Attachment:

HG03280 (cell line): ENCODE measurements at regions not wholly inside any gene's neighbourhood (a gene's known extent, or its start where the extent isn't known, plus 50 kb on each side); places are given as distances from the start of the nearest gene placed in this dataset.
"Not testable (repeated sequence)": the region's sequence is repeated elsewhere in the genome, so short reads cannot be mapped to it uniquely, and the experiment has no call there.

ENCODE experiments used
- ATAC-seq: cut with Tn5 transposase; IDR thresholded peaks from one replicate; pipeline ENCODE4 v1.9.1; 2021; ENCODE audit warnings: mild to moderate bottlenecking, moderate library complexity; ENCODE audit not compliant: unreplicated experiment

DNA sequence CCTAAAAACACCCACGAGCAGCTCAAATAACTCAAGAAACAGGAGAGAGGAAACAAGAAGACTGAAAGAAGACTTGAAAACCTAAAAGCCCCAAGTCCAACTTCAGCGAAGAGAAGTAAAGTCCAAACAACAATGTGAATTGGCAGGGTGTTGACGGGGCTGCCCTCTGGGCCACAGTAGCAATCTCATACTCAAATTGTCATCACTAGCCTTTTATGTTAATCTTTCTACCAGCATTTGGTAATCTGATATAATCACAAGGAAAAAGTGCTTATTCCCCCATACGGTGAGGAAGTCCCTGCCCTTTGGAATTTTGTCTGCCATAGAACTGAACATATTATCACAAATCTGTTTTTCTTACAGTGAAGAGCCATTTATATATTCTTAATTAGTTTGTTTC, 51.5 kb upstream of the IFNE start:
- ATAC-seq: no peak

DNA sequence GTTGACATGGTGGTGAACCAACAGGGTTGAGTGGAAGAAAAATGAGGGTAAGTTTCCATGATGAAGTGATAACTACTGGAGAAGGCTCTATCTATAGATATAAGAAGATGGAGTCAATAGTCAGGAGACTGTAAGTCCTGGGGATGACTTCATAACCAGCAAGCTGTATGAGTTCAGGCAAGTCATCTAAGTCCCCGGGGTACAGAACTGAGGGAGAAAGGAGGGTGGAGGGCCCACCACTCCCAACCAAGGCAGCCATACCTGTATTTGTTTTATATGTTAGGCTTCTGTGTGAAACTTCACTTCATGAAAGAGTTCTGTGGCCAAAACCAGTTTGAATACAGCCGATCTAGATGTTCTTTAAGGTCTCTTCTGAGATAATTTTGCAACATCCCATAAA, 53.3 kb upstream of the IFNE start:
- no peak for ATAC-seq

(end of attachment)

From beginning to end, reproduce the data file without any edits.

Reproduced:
HG03280 (cell line): ENCODE measurements at regions not wholly inside any gene's neighbourhood (a gene's known extent, or its start where the extent isn't known, plus 50 kb on each side); places are given as distances from the start of the nearest gene placed in this dataset.
"Not testable (repeated sequence)": the region's sequence is repeated elsewhere in the genome, so short reads cannot be mapped to it uniquely, and the experiment has no call there.

ENCODE experiments used
- ATAC-seq: cut with Tn5 transposase; IDR thresholded peaks from one replicate; pipeline ENCODE4 v1.9.1; 2021; ENCODE audit warnings: mild to moderate bottlenecking, moderate library complexity; ENCODE audit not compliant: unreplicated experiment

DNA sequence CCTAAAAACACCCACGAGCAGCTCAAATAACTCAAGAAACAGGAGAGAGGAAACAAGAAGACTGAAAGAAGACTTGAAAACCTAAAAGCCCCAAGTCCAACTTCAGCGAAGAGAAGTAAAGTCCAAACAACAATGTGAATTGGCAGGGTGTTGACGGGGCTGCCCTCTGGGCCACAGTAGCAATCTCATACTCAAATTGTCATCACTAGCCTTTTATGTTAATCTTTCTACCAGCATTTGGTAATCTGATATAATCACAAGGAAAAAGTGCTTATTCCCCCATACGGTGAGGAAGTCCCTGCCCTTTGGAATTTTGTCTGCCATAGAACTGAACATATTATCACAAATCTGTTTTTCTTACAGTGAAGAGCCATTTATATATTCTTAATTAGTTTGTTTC, 51.5 kb upstream of the IFNE start:
- ATAC-seq: no peak

DNA sequence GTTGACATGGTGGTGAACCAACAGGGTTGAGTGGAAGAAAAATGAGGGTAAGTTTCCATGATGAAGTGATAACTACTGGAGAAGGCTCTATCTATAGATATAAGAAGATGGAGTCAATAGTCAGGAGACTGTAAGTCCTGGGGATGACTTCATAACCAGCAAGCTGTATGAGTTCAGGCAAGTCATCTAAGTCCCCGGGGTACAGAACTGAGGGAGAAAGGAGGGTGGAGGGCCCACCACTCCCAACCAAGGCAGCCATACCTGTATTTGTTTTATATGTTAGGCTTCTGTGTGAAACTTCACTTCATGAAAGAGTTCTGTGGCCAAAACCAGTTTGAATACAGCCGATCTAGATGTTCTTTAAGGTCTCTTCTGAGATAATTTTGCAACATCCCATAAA, 53.3 kb upstream of the IFNE start:
- no peak for ATAC-seq